Q: I’ve noticed my horse’s canter has become a bit choppy (showing four beats instead of three) particularly when I try to collect the canter. He sometimes even breaks into a walk. How can I get my horse to jump through the canter pirouette better and get more impulsion? —Name withheld by request
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A: There are two ways the three-beat rhythm can become unclear in the canter. One is positive dissociation, where the rhythm is broken by the inside hind hoof landing before the outside foreleg touches the ground.
There is some confusion on this subject now with high-speed photography proving that a canter in a tight sitting pirouette cannot be three-beat (See Dr. Hilary Clayton’s 1997 paper, “Comparison of the temporal kinematics of the canter pirouette and collected canter” or David Collins’ Dressage Today article from December 2005.) One should remember, however, that these photographs capture a speed many times greater than the human eye can perceive.
Therefore, the pirouette should still give the impression to the eye that it is a clear three-beat canter rhythm. Think of how a good medium or extended trot gives the appearance of a slower tempo although the tempo remains the same. (See also the FEI and U.S. Equestrian Federation (USEF) rules on this.)
With that aside, faults in the canter rhythm are more often caused by a lack of activity and engagement. Here, the horse’s canter rhythm is broken by the outside foreleg landing before the inside hind leg. Most horses will regain a clear rhythm in the canter when allowed to go in a more forward, energetic manner. Only from a canter with proper impulsion can you begin to school the pirouette canter. You must avoid a heavy hand as it will discourage your horse from coming energetically forward and through.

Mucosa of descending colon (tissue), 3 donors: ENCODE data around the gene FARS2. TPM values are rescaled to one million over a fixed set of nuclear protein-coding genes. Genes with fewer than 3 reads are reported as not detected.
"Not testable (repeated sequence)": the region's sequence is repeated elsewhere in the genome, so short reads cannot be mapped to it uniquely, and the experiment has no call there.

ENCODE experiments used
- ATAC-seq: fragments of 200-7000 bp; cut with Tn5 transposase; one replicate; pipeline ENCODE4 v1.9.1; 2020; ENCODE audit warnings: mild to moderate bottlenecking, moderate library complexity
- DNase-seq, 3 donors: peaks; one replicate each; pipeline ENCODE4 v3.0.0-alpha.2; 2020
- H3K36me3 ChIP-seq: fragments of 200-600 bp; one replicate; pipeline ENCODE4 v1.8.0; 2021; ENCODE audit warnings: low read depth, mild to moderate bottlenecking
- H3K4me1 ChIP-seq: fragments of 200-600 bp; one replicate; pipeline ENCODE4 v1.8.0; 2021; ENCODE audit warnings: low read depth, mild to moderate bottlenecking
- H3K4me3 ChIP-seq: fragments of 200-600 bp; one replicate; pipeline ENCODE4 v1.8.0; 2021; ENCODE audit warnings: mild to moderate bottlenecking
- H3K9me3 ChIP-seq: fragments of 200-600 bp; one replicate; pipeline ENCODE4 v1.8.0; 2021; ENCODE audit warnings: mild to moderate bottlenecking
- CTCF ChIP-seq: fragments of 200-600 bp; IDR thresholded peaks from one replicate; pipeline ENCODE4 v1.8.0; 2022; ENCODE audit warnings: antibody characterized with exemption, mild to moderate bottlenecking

Before you work on improving the canter in anticipation of the canter pirouette, work to refine the walk pirouette. Faults in your horse’s balance in the canter pirouette often can be seen in the walk pirouette. Remember that from any step in a pirouette, your horse should be able to go forward on any line you choose. The line your horse comes out on should never be one where the haunches are ahead of the shoulders, yet your horse should still be concave around your inside leg and accepting of your outside rein.
Before schooling the canter pirouettes, you must have well established the pirouette canter. Here are two exercises to help.
1. In a canter with good impulsion, travel down the long side.
2. Make an easy corner and continue forward onto a 20-meter circle on the short side.
3. While on the circle, begin to collect your horse while keeping a slight shoulder-fore positioning. Make sure your inside leg reminds him to stay energetically connected to the outside rein.
4. Ask for only a few strides of collection before you reinvigorate. As the collection becomes more reliable, increase the number of collected strides.
5. After your horse is able to collect on the circle without losing activity and rhythm, you can begin to gradually make the circle smaller. To keep the activity and engagement of the outside hind leg, ask for a slight haunches-in. A clever horse will offer to make the figure smaller and slower or offer to increase the bend/angle. Do not allow this to happen.